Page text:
How does a cohort work?



As you know, the BiSC project is an epidemiological cohort study. This means that the team follows up volunteers, during which we measure different variables, including exposure to various risk factors and their health outcomes.

In the case of BiSC, the cohort of volunteers is made up of you, the families. The risk factors we measure are numerous, but we focus primarily on urban exposures of mothers during pregnancy, and BiSC children during childhood (environmental pollution, exposure to green spaces and lifestyles). In terms of health outcomes, we collect biological samples to measure different compounds, and we also study child development and the onset of certain disorders, conditions and pathologies.

The aim of our work is to identify which factors may be related to certain outcomes in children’s health. Previous cohort studies have shown, for example, that high maternal blood levels of ferritin during pregnancy can protect against the symptoms of attention deficit hyperactivity disorder [1]. Other examples of interesting findings made through cohorts are that nut intake during pregnancy is associated with improved neurodevelopment during infancy [2] or that breastfeeding favours the cognitive development of infants and could protect them from autistic traits [3].

In general, cohort studies are often expensive and require significant funding to be carried out. The need to cover the monitoring of large numbers of people over long periods of time, to collect data from many sources of information and to require highly specialised staff and equipment make these studies complex to develop. Even so, there are many cohorts that regularly follow up their participants. One example is “Childhood and Environment” (INMA,, a project very similar to BiSC, also led by ISGlobal. This study has been following boys and girls from Sabadell, Valencia, Guipúzcoa, Asturias and Menorca from birth to the present day, and who are between 17 and 20 years old.

To ensure this follow-up, it is common for researchers to seek funding from multiple sources to develop the different parts of these studies. Therefore, at BiSC we apply to various calls for grants and collaborate with other groups in institutions. Through these various resources we pay for each of the tests and visits we carry out.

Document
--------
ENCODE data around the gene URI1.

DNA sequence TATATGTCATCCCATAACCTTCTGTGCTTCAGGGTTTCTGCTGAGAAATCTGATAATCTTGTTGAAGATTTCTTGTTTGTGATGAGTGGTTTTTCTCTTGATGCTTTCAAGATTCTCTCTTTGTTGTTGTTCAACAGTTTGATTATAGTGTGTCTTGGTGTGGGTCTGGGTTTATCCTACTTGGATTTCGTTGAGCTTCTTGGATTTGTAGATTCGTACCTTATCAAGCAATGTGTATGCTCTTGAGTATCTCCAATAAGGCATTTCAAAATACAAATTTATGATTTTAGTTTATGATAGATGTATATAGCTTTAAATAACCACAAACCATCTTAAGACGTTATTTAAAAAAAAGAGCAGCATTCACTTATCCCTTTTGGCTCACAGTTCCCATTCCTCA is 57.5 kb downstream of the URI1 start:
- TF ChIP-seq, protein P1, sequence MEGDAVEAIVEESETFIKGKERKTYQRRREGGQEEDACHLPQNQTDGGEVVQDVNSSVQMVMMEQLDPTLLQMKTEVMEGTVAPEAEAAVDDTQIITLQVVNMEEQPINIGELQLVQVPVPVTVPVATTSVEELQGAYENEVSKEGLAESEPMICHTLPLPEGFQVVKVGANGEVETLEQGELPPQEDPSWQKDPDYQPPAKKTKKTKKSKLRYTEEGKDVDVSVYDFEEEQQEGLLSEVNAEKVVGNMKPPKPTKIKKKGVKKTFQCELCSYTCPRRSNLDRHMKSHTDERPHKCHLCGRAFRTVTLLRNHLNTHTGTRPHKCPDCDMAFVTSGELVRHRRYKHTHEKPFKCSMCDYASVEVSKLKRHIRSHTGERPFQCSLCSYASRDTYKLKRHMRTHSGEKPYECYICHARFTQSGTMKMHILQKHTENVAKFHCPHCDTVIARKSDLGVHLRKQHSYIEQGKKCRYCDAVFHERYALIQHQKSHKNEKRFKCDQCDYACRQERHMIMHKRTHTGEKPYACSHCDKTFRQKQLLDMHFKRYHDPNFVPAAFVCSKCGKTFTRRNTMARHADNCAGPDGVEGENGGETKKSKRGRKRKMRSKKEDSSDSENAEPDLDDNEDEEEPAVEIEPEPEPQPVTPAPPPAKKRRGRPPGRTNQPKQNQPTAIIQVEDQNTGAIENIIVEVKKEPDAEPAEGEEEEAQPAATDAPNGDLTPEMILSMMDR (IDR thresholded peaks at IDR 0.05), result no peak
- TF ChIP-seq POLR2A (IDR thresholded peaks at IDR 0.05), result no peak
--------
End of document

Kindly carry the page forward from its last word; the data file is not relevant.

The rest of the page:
Most of our funding sources include public funding, through government agencies such as the US National Institutes of Health (NIH), the European Research Council (ERC) or the Ministry of Health. These grants require a highly competitive selection process, in which the agencies consider the trajectory of the researchers, the equipment and time needed, and the potential of the results of scientific production.

It is for this reason that there is often no certainty as to what the future follow-up of the studies will be. The sources that will cover the costs of these visits must be identified, the projects and financial justifications drafted, and the projects must undergo a long and complex process of review and selection before funding is secured. Nevertheless, collaboration between institutions and research groups can ensure the continuity of such research.

BiSC is a very large project with the collaboration of many public institutions and different sources of funding. All of this has led us to have collected data since 2018, and we are very happy to be able to count on you for the follow-up of the 4 years that will begin in April.

In addition to team effort, cohort projects could not exist without the altruistic collaboration of thousands of participants. Thank you for being part of BiSC!


  • Santa-Marina L, Lertxundi N, Andiarena A, et al. Maternal Ferritin Levels during Pregnancy and ADHD Symptoms in 4-Year-Old Children: Results from the INMA-INfancia y Medio Ambiente (Environment and Childhood) Prospective Birth Cohort Study [published correction appears in Int J Environ Res Public Health. 2021 Jun 10;18(12):]. Int J Environ Res Public Health. 2020;17(21):7704.
  • Gignac F, Romaguera D, Fernández-Barrés S, et al. Maternal nut intake in pregnancy and child neuropsychological development up to 8 years old: a population-based cohort study in Spain. Eur J Epidemiol. 2019;34(7):661-673.
  • Boucher O, Julvez J, Guxens M, et al. Association between breastfeeding duration and cognitive development, autistic traits and ADHD symptoms: a multicenter study in Spain. Pediatr Res. 2017;81(3):434-442.


This article was written by Pol Jiménez, PhD student of the BiSC Project.